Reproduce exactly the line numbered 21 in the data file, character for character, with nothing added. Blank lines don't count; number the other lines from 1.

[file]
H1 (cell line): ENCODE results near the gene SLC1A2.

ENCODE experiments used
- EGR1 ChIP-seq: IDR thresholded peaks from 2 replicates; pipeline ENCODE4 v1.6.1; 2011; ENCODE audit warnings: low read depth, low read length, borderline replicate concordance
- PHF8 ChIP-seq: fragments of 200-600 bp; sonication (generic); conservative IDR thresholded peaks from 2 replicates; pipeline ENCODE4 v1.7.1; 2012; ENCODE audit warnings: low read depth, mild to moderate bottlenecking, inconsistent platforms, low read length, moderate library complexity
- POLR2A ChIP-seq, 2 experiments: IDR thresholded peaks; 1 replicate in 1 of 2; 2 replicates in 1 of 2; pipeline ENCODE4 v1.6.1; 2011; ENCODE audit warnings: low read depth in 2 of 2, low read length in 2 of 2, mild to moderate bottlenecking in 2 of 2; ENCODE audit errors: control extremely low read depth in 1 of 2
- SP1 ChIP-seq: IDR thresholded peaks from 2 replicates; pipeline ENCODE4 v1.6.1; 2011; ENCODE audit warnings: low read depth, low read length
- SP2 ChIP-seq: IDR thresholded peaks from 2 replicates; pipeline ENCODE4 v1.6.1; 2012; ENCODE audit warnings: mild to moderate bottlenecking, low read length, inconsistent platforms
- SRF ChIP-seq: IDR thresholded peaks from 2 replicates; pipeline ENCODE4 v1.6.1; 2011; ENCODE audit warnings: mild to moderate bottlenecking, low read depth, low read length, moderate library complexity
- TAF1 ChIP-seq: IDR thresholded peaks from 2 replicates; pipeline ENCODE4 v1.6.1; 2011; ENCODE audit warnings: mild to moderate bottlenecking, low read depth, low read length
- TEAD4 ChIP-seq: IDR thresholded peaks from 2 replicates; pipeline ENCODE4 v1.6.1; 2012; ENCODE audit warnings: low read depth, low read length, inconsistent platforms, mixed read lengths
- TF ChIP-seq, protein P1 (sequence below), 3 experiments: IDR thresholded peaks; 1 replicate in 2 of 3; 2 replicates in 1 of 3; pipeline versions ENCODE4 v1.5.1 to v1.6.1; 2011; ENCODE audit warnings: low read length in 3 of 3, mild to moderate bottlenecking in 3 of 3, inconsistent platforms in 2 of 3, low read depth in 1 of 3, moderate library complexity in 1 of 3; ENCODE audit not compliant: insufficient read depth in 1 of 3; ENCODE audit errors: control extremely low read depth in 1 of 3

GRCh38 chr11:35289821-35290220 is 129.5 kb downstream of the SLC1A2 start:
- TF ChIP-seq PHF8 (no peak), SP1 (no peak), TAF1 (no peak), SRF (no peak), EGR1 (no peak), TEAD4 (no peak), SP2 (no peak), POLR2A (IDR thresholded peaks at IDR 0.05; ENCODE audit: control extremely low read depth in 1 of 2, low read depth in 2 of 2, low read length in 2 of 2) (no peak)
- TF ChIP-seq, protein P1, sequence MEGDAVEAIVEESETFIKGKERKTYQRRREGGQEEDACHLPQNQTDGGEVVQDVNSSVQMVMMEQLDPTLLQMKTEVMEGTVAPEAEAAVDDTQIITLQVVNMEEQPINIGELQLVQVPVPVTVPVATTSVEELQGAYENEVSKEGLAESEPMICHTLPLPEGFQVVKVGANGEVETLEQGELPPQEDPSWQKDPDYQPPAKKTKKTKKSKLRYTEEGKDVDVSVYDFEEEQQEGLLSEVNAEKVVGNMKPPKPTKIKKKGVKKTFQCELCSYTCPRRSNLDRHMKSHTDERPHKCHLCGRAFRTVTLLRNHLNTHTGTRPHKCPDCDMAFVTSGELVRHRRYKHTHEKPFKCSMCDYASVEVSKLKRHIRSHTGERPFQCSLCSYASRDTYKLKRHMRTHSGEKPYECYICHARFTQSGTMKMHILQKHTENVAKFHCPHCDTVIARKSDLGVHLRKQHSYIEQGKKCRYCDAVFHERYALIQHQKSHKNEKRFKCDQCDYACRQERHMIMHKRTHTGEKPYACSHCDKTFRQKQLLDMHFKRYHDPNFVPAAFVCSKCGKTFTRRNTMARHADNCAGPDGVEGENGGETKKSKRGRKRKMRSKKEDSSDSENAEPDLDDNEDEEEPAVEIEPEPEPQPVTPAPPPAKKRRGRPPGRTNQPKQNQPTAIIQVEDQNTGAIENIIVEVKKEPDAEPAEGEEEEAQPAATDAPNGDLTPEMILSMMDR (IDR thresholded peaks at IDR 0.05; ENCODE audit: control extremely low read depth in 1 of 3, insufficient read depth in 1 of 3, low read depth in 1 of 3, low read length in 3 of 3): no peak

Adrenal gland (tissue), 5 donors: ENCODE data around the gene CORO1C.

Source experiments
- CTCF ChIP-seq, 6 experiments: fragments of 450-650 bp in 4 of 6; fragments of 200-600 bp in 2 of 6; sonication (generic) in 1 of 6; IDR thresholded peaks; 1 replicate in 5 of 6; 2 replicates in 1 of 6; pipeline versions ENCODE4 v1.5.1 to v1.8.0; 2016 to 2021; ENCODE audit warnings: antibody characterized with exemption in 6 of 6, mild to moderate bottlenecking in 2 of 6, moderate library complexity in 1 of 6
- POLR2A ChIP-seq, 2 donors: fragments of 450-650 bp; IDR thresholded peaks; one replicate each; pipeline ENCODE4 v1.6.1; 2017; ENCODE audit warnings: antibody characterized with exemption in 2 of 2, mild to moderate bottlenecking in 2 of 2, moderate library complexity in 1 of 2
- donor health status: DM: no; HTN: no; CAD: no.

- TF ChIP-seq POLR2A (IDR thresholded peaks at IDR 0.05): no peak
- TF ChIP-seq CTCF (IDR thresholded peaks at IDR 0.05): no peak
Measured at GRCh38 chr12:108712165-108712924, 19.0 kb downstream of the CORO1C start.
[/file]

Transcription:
- TF ChIP-seq CTCF (IDR thresholded peaks at IDR 0.05): no peak